Tom Dooley - An update IV

Did Tom survive the execution?

This question may sound ridiculous, but at least one man claims that it is the truth. On april 24th, 2008 the homepage of Daily Yonder, an internet newspaper based in Knoxville, Tennessee published a version of the story in an article called “Tom Dula: The murder that sold 10,000 guitars”. The story is mostly based on John Foster West’s book The Ballad of Tom Dula, with some additional legendary stuff, and is not very interesting in itself, as it brings no new information to the story.  What is interesting though, is one of the commentaries below the article. This commentary was written under the nickname Marley.

Marley claims to be the grandson of one Laura Francis Colson, born Dula. Marley claims that as a child, his grandmother had sat at Tom Dooley’s feet while he played his fiddle. Laura Dula Colson was born around 1874, six years after Tom’s execution, so if this is right, Tom didn’t die on May 1st, 1868. And this is exactly what Marley claims. Tom should have lived to an old age, and is buried near Wadesboro in the southern part of North Carolina in an unmarked grave! As a child, Marley continues, he played with Toms fiddle, which bore the inscription “TD – LF”. Also his grandmother owned the boots,  that Tom had bought after his short employment with Colonel Grayson in Tennessee.

Then how did Tom Dooley survive his execution? According to Marley he was not executed at all. Ann Melton had persuaded (or blackmailed) the sheriff to let him go free, but threatening him to stop having sex with him, if Tom were hanged. The sheriff went along, and during the night before the hanging, Tom was set free and rode away from Statesville. In his stead the village drunk was arrested, and dressed in Tom’s new boots, stuffed with paper, to make him look taller. A hood was pulled over his head, and he was locked up in the depot building. The next day he was led out, still drunk and still hooded and was executed in Tom’s place.

This story, Marley claims, his grandmother told him, when he was around 5 or 6 years old. The whole story can be read on the Daily Yonder homepage. Can this be true? I don't think so. Too much speak against it. Let me start with the most obvious. The drunk would probably have protested and yelled that it was not him, unless of course that he was not only drunk but also gagged under his hood. The description of the hanging in New York Herald is rather specific but doesn’t mention that Tom was hooded. It also tells that Tom was driven on a cart from the prison, not that he was led out from the station house.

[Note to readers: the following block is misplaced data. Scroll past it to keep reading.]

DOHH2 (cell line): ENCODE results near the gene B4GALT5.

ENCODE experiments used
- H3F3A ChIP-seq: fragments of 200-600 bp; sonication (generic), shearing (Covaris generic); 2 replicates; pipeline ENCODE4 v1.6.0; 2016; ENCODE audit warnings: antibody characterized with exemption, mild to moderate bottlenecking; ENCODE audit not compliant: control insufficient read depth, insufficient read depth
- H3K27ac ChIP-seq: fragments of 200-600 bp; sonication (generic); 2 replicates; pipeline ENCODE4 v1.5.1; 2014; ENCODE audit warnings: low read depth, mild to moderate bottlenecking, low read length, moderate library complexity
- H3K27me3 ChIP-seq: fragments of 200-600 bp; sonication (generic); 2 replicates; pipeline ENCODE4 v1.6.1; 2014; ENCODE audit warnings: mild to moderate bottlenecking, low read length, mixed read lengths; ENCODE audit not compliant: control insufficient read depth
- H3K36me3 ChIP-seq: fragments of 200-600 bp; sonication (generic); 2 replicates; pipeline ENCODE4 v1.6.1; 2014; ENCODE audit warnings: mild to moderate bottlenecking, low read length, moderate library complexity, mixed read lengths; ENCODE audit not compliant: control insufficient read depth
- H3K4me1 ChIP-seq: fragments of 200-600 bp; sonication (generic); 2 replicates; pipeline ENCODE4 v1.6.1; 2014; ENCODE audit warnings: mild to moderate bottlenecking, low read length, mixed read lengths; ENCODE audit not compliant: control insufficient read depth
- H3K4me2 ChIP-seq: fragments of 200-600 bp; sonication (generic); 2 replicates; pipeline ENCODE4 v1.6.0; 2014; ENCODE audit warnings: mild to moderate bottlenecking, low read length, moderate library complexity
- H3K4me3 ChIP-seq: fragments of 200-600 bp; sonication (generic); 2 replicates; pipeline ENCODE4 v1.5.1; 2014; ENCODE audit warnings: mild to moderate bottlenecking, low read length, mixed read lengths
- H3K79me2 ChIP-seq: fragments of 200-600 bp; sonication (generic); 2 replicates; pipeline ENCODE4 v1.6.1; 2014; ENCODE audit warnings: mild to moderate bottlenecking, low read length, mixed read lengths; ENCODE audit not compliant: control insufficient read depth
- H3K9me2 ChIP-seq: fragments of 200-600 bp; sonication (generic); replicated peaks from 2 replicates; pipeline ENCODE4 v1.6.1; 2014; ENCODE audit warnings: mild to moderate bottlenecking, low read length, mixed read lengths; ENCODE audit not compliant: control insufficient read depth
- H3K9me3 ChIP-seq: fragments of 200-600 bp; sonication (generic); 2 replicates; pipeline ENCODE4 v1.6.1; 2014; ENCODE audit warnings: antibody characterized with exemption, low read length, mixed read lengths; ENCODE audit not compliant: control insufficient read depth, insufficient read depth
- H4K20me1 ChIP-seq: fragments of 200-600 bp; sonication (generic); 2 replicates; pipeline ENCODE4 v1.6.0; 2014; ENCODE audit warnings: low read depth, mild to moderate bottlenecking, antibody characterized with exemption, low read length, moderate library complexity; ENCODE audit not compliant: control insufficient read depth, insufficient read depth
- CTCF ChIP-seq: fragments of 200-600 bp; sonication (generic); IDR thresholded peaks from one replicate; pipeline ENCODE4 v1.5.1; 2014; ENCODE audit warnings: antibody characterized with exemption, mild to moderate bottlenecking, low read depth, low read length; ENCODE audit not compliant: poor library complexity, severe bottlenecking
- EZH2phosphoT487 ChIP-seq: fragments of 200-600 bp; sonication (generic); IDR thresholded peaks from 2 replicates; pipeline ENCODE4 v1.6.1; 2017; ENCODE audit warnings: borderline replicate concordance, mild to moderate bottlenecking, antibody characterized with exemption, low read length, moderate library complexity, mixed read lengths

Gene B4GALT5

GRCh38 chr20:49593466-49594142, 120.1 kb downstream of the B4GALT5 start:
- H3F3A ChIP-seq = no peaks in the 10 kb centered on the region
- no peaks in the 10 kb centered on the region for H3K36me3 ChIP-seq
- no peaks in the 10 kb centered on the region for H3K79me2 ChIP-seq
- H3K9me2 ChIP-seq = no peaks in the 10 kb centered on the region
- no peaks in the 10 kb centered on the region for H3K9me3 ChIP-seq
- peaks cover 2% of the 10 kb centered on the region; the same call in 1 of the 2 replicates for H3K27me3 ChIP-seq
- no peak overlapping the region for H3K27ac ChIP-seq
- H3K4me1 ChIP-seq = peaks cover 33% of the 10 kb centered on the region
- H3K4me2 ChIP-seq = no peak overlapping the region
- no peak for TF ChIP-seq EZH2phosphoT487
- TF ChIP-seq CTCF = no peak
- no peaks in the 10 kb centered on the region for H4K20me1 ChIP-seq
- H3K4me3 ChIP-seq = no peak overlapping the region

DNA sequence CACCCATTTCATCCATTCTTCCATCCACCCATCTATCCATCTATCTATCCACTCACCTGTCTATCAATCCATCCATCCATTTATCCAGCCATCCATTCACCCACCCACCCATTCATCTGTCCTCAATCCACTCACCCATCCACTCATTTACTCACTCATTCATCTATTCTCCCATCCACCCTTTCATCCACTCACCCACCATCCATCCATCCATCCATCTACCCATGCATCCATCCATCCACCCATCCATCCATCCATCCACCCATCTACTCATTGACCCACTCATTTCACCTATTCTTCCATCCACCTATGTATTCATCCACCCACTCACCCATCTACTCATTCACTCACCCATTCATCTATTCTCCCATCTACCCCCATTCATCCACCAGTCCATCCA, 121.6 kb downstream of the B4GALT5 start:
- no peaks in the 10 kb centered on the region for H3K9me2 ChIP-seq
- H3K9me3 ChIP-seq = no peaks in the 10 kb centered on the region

And what about the speech at the gallows? Did the drunk made that speech, or did the newspaper lie about it? Even if the paper was wrong here or omitted some of the information, the fraud would have been discovered when the doctor examined the body to make sure that Tom was dead.  So many people would have to have been involved, that it is certain, that not all of them would have been able to keep their mouths shut for the rest of their lives.

Also if Tom lived in Wadesboro, at least some people there must have known that he was not dead. Even if he lived under a false name, at least Marley’s grandmother knew who he was, and her parents must have known as well. So must Tom’s mother and his sisters Eliza and Anna, and Anna’s husband Micajah Hendrix, who brought the body back to Elkville. Probably other members of the large Dula and Hendrix clans would also have been told. Such a large conspiracy would certainly be revealed sooner or later, and rather sooner.  And no rumors from the time, none of the poems, songs and legends even suggest that it was not Tom, that was hanged.

So yes, it is possible that Tom survived the execution or was not executed at all, but it is it likely? Not at all in my opinion.

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